He believes the problem isn’t with trade unions in general, or even Unite in particular. “Unite can be relatively quickly fixed. I think it’s a very small number of personalities . . . It just seems like a very unsubtle charge at the Labour Party.”

At the heart of the problem is Unite’s general secretary, Len McCluskey, Joyce says; the strategy he has followed doesn’t make political sense.

“I don’t know if Len’s thick – maybe he’s thick. It might simply be there’s a wee cabal . . . But either way, I think McCluskey will have to back off completely and accept defeat or risk his position in the union.”

Given that it was the trade unions that carried Ed Miliband over the line in the Labour leadership election in 2010, you would be hard-pressed to find anyone in the political sphere who thinks that what has happened in Falkirk is a good thing for the party leader. Apart from Eric Joyce, that is, who suggests Miliband should just “turn on them”.

“Once he’s come through it, he’ll be more decisive,” Joyce assures me. Winking, he continues: “In that case it’s maybe – no, certainly a good thing that all this happened.”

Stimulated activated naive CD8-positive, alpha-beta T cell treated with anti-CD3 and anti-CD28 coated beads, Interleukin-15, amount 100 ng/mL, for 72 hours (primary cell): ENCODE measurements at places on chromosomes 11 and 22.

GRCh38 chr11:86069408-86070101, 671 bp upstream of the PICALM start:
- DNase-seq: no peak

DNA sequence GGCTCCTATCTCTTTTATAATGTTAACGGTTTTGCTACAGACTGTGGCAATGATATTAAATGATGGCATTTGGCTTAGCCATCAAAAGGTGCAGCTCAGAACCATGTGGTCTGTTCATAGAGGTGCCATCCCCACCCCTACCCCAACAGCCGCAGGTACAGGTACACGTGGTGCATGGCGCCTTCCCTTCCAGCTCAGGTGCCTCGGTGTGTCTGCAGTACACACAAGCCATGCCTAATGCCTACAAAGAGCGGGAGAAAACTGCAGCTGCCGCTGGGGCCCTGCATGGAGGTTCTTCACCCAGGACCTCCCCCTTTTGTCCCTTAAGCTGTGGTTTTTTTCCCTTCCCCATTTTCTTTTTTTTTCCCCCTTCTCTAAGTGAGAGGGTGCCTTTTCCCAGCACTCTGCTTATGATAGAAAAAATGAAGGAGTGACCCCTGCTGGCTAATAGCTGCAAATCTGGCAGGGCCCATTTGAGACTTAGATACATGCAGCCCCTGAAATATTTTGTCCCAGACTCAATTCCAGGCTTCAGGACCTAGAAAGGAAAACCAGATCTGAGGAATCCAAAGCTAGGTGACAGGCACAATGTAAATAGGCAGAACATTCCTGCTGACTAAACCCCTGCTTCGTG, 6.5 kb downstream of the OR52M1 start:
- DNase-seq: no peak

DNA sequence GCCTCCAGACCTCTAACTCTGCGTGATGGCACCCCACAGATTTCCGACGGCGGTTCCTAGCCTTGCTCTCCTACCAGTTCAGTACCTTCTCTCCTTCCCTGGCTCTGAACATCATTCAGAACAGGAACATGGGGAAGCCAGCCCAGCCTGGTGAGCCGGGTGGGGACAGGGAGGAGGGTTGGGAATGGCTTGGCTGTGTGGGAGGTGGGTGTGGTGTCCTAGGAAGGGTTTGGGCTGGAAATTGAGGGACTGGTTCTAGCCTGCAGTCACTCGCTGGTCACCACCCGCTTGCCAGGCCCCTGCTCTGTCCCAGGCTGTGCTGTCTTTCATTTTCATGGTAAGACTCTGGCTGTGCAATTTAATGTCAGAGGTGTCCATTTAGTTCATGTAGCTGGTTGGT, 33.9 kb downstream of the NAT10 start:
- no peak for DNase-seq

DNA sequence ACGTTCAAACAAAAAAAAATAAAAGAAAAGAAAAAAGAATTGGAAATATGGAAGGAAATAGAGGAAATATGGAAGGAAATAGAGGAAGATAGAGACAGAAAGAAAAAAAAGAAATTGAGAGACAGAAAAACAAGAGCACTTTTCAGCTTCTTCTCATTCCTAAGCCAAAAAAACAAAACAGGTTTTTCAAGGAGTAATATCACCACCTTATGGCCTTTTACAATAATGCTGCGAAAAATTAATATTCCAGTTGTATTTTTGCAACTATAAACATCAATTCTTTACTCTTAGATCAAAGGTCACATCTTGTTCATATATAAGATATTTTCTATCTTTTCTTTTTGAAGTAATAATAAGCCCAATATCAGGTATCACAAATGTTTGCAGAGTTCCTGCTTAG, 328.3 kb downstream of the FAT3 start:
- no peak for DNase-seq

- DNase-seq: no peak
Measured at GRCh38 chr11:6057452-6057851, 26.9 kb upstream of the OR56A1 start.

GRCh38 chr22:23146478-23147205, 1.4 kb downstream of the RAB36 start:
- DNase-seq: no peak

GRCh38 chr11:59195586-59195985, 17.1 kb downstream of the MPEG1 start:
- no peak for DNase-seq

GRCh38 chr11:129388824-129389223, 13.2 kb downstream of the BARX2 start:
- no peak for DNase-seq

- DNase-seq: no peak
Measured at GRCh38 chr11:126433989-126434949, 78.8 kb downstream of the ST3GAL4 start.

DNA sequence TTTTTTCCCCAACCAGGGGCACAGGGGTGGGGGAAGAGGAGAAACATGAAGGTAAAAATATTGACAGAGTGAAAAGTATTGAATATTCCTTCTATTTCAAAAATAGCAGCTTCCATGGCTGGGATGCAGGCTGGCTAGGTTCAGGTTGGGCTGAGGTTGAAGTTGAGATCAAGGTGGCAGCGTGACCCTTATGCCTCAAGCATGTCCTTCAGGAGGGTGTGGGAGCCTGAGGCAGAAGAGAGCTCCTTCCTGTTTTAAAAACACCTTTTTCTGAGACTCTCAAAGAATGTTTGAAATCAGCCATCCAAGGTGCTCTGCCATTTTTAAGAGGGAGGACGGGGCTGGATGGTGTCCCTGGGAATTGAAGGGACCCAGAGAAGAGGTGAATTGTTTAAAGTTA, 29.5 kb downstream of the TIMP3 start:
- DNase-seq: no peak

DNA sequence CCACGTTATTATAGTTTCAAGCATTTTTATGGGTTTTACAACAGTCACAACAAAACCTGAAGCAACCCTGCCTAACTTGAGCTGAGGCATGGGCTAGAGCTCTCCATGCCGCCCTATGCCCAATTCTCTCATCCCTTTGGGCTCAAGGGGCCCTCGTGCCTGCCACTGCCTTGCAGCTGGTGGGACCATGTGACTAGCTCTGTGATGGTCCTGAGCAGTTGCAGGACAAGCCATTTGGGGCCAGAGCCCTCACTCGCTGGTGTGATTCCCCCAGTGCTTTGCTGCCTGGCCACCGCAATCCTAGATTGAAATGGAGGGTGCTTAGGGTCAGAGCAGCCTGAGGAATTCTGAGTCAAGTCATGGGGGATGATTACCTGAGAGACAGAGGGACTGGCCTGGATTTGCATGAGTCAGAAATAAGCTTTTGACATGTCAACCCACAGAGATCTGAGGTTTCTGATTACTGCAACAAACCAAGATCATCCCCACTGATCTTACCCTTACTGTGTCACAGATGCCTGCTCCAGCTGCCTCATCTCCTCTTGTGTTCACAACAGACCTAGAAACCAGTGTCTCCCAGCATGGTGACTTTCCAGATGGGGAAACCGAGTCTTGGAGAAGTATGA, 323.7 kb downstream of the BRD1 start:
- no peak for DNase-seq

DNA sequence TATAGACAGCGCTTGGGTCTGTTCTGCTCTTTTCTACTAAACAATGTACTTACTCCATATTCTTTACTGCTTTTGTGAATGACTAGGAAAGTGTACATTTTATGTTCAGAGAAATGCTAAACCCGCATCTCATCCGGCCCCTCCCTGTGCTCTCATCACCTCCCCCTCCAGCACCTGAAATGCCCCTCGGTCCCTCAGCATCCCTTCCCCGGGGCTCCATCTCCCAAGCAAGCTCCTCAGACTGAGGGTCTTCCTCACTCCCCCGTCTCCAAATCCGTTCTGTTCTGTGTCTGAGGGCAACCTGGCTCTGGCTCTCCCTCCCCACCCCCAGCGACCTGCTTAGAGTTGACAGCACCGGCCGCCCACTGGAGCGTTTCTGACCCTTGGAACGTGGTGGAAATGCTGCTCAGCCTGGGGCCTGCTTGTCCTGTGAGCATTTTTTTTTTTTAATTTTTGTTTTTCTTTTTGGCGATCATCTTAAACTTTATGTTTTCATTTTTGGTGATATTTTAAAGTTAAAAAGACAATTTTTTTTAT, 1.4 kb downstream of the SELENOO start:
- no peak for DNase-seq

Joyce’s blunt, optimistic honesty can be very persuasive, particularly when he talks about himself. Whatever happens in Falkirk, one thing is certain – he won’t be in Westminster come 2015. He accepts he’s “not fantastically suited” to the life of an MP.

“It’s the same with a lot of people who come into politics without any kind of political background . . . The things that are regarded as virtues [in Westminster] are the opposite from my experience in the army. It’s virtuous here to tell one person something and tell someone else slightly different. And if you don’t, it’s seen as a bit of a beginner’s mistake. Whereas in the army, that would make you a two-faced sod.”

Still, since “the whacking”, he finds himself at liberty to think and speak honestly (his Twitter feed is a mix of cute pictures of bunnies and ruminations on union politics).

Asked to expand on what happened that night in the bar, he says: “It was just like, fucking hell, a bit of a shocker.” There have been subsequent incidents, including another arrest after another altercation in a Commons bar in March, but no action has been taken.